USPS losses in Q1

Controllable income at the US Postal Service (USPS) for the first quarter of 2018 was $353 million, lower than the same period of 2017 which was $522 million.

According to USPS, this decrease was “largely driven by volume declines in First-Class and Marketing Mail, higher normal cost of retiree health benefits expenses of $140 million and higher transportation expenses of $109 million, partially offset by a reduction in compensation and benefits expenses of $91 million”.

Revenue for Q1 was roughly the same as 2016 at $19.2 billion. Revenue from First Class Mail and marketing mail fell $309 and $248 million largely due to lower volumes. Shipping and Packages business increased by $505 million – or 9.3%.

Operating expenses for Q1 were up to $19.7 billion due to increases in workers’ pay and compensation as well as pensions costs.

The net loss in the quarter was $540 million, as against a net income of $1.4 billion in 2017.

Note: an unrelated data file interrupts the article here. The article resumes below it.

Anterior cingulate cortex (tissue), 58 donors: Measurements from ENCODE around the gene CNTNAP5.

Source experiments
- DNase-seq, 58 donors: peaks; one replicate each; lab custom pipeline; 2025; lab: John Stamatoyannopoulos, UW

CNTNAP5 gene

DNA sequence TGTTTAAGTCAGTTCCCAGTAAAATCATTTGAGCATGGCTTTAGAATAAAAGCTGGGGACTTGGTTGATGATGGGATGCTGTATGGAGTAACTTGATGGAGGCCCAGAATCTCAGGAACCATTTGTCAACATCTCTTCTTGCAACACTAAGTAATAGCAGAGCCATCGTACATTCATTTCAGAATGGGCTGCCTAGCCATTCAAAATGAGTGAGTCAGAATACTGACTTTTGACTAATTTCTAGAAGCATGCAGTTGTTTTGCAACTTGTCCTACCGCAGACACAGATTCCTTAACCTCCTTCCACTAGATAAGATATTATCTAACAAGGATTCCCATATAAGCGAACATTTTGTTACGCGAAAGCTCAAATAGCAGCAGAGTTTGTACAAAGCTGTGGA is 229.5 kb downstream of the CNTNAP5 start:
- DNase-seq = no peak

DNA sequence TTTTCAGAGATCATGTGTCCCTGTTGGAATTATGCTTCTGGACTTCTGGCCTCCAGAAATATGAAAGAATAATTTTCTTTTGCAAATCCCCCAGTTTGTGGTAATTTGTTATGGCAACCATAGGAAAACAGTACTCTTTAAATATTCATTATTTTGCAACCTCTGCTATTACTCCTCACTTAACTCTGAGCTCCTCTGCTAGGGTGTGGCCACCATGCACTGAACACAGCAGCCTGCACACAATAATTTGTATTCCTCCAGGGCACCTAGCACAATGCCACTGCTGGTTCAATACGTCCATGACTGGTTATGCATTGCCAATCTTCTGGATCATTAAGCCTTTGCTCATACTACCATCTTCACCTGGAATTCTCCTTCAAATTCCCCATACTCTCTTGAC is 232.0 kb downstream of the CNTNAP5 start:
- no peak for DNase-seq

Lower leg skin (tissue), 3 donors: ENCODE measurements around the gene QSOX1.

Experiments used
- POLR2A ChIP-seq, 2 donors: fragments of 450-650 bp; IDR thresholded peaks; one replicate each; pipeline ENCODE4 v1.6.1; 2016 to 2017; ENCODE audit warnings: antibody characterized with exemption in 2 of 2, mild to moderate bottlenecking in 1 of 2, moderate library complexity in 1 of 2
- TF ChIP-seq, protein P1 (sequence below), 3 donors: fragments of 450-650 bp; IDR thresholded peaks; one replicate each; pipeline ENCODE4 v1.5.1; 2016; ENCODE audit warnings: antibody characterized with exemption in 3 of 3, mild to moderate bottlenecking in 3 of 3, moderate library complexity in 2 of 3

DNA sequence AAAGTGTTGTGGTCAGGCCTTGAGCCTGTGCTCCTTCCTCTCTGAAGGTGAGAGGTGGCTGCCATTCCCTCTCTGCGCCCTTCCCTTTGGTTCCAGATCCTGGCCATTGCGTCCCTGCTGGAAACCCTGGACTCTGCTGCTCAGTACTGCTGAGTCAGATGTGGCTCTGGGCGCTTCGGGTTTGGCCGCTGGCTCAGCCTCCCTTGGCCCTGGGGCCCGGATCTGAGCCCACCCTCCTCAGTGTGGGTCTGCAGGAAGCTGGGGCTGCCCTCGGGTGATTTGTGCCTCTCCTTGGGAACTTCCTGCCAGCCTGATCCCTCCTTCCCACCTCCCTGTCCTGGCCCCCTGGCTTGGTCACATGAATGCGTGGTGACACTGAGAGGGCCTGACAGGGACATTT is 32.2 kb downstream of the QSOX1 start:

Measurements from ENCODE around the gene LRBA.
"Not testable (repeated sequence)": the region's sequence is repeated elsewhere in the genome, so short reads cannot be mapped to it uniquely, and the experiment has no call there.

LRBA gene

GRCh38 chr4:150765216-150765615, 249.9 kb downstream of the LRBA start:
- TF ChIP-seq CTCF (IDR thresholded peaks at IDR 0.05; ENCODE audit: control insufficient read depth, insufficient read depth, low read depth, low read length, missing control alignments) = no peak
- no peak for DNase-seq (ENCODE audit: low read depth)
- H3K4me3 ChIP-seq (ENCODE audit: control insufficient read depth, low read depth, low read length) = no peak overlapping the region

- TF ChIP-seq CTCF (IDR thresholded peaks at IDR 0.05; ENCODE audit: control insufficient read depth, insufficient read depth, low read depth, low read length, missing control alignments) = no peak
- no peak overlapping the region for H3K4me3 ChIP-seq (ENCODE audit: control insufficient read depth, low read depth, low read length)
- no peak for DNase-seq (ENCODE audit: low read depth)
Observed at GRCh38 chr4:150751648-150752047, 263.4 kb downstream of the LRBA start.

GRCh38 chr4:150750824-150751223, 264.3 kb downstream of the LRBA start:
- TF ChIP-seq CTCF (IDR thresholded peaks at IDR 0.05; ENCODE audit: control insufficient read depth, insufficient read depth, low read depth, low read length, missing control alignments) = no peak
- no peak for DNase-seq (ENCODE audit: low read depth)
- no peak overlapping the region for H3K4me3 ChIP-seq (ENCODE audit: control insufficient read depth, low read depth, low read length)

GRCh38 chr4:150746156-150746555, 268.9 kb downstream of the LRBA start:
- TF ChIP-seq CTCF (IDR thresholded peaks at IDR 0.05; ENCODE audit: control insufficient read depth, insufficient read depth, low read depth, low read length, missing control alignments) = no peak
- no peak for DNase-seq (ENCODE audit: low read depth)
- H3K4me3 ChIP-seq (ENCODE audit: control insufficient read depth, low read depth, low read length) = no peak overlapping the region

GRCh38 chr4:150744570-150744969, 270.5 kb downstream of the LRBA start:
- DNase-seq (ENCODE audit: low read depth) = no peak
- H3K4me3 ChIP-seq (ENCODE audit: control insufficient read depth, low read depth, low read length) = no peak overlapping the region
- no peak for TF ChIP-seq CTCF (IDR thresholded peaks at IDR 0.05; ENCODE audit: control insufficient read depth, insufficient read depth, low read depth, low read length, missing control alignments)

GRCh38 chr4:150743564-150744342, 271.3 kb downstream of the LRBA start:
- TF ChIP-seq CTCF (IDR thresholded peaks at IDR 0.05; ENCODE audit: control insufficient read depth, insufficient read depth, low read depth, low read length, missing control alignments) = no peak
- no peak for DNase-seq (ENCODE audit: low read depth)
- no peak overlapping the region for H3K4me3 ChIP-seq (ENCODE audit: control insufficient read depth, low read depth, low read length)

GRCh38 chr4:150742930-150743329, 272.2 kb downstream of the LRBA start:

Package volumes grew by 111m pieces, or around 7%, while mail volumes declined by 2.0bn pieces (5%) – continuing what USPS described as a “multi-year trend of increasing package volume and declining letter volumes”.

USPS also noted that it set a new record on 18 December when more than 37m packages were delivered, which was “the most packages delivered in a single day in the organization’s more than 240 year history”.

US Postmaster General and CEO Megan J. Brennan commented: “Although we continue to win customers and grow our package business, these gains are not sufficient to offset continuing declines in our mail business, which is our main source of revenue and contribution.

“We will continue to do everything within our control to improve operating efficiencies, manage expenses, expand our use of technology and keep mail affordable, but these actions must be combined with regulatory and legislative changes.”

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